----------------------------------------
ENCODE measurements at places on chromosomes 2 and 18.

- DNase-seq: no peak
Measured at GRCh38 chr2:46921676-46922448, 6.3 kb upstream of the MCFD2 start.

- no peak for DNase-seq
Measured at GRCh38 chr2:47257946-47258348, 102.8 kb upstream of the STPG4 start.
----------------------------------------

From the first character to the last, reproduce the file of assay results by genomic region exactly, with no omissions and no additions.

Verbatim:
ENCODE measurements at places on chromosomes 2 and 18.

- DNase-seq: no peak
Measured at GRCh38 chr2:46921676-46922448, 6.3 kb upstream of the MCFD2 start.

- no peak for DNase-seq
Measured at GRCh38 chr2:47257946-47258348, 102.8 kb upstream of the STPG4 start.